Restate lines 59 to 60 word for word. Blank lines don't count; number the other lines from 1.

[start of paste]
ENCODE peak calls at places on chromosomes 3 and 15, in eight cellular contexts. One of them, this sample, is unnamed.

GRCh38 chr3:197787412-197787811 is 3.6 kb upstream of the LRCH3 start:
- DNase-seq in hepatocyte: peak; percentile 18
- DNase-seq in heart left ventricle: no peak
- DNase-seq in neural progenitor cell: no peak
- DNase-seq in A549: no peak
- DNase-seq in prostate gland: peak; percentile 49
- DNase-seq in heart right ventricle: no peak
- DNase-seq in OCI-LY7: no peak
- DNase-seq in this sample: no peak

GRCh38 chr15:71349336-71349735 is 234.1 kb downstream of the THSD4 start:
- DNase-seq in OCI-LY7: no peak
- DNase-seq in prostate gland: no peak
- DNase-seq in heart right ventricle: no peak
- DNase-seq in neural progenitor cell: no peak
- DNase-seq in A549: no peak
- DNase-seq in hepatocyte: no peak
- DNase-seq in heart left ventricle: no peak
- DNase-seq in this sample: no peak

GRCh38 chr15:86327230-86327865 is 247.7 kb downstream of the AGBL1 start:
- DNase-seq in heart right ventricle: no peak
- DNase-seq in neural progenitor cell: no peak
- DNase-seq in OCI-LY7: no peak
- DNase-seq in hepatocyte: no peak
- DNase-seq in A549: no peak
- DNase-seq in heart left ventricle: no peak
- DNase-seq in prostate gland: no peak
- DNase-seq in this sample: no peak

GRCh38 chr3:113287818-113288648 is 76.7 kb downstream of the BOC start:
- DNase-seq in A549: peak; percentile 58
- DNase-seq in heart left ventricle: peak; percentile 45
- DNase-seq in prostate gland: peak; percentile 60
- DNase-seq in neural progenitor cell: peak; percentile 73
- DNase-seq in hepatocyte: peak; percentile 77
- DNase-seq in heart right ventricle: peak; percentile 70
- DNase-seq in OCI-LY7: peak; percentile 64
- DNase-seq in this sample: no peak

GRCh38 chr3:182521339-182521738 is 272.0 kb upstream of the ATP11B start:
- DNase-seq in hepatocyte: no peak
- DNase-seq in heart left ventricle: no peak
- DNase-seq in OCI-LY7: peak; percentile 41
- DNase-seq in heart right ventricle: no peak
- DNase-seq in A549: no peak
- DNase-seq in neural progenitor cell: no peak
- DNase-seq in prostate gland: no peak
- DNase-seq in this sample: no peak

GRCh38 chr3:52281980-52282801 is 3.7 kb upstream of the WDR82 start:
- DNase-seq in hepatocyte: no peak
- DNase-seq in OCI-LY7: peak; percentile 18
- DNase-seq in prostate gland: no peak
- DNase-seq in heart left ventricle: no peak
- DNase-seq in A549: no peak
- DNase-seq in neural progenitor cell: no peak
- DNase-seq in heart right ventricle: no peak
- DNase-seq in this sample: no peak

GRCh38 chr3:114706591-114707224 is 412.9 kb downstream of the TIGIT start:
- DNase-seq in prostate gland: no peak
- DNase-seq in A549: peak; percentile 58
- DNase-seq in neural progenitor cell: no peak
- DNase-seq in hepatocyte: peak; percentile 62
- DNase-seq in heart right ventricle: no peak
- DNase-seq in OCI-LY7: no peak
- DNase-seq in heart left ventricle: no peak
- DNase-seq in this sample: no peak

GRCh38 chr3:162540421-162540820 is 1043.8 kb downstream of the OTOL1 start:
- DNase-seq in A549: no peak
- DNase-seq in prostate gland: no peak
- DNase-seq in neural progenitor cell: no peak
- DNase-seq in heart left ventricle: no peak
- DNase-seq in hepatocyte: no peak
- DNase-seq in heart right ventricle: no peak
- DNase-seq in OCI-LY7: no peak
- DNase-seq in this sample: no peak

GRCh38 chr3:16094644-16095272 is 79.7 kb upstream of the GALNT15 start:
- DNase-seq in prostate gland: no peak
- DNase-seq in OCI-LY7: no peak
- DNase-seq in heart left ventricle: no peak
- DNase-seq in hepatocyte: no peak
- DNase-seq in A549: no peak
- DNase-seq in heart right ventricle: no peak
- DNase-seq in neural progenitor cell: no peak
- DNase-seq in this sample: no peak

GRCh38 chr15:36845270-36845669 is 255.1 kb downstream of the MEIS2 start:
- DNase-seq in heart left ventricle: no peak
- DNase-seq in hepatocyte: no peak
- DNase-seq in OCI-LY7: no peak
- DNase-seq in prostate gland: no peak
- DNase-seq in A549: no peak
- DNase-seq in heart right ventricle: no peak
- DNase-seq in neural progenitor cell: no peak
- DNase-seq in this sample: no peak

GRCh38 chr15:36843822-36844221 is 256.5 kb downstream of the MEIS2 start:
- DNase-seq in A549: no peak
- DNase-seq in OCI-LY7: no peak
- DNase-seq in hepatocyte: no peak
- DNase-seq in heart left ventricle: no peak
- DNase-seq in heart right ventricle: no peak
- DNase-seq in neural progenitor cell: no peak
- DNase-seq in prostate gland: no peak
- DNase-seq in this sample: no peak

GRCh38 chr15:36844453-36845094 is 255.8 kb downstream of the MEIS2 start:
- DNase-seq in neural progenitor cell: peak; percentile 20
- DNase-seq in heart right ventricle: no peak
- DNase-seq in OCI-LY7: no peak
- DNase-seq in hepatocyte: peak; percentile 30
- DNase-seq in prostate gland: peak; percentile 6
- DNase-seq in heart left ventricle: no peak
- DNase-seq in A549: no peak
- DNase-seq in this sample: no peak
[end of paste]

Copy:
- DNase-seq in neural progenitor cell: no peak
- DNase-seq in hepatocyte: peak; percentile 62